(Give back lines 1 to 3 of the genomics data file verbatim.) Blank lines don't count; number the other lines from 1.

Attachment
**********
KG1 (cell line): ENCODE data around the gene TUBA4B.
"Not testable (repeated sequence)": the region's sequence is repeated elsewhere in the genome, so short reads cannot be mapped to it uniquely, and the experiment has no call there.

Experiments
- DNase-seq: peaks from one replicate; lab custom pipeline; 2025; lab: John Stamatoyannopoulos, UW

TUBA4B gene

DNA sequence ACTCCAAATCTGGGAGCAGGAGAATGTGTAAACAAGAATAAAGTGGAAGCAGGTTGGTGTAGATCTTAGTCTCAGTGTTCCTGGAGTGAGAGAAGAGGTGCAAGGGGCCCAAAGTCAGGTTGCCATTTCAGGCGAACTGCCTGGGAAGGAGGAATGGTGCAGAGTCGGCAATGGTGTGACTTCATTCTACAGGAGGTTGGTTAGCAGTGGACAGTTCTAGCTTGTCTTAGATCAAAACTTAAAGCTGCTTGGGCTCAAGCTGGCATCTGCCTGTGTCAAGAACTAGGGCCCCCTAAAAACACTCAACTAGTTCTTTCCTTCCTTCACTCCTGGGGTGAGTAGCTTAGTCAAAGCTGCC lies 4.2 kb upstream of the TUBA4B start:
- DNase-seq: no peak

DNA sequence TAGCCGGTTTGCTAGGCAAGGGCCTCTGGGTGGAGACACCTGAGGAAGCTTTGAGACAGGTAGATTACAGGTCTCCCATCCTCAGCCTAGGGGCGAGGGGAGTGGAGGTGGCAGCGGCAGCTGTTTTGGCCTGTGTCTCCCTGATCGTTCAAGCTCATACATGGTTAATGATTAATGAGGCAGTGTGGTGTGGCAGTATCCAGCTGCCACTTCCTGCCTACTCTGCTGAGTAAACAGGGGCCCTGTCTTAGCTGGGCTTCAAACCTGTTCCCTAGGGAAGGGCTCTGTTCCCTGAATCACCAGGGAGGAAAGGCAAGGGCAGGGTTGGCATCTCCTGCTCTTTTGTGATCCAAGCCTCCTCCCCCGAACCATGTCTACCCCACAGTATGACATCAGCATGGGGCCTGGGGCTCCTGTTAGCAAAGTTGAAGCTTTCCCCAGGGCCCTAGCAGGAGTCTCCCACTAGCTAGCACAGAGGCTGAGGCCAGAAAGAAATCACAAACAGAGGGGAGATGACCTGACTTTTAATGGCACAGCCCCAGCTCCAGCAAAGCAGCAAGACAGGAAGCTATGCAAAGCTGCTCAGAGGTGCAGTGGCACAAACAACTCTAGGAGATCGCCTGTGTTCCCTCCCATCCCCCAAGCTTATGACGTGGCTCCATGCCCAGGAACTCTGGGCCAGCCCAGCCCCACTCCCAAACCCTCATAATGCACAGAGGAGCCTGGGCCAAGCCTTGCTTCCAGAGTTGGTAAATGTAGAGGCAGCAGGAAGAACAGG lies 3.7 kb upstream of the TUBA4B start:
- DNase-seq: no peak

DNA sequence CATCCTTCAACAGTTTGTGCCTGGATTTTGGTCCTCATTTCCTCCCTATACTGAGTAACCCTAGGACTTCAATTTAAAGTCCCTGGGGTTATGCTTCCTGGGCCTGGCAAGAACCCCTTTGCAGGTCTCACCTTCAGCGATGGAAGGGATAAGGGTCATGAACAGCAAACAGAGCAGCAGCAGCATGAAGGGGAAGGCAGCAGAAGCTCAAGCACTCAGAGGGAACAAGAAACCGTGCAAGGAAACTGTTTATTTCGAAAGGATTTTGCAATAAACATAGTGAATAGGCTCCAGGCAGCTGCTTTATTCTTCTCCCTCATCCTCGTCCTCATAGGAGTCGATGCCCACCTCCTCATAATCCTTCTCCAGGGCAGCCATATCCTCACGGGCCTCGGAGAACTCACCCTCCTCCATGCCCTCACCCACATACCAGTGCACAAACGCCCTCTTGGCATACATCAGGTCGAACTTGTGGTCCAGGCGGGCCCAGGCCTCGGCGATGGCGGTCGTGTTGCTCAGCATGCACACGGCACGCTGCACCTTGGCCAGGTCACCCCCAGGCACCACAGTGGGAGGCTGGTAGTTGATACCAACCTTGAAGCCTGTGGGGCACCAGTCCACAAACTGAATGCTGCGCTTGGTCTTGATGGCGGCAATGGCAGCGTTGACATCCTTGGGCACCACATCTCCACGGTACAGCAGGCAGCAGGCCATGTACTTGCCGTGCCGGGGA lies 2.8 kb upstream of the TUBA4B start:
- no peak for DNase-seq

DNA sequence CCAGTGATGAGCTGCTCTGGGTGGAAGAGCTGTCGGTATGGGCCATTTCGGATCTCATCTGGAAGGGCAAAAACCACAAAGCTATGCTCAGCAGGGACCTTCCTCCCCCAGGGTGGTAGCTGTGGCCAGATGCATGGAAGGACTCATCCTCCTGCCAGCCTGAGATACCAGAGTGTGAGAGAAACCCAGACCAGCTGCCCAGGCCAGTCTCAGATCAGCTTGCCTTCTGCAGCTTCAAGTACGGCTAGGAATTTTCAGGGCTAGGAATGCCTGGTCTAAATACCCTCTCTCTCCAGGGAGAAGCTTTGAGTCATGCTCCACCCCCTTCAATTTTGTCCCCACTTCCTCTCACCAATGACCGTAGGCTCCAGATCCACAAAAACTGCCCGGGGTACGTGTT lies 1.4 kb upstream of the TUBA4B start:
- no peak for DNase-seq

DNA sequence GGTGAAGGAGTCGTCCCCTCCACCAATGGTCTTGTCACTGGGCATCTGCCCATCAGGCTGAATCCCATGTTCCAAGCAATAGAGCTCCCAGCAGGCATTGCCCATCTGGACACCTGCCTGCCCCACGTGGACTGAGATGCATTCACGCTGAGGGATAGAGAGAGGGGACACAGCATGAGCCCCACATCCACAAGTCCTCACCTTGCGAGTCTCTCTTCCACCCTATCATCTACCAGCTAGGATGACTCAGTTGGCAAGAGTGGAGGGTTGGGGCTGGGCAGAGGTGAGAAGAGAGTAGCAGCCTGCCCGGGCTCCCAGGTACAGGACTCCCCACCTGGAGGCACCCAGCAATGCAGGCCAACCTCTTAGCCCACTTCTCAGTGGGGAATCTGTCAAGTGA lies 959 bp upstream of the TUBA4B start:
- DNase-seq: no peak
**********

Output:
KG1 (cell line): ENCODE data around the gene TUBA4B.
"Not testable (repeated sequence)": the region's sequence is repeated elsewhere in the genome, so short reads cannot be mapped to it uniquely, and the experiment has no call there.

Experiments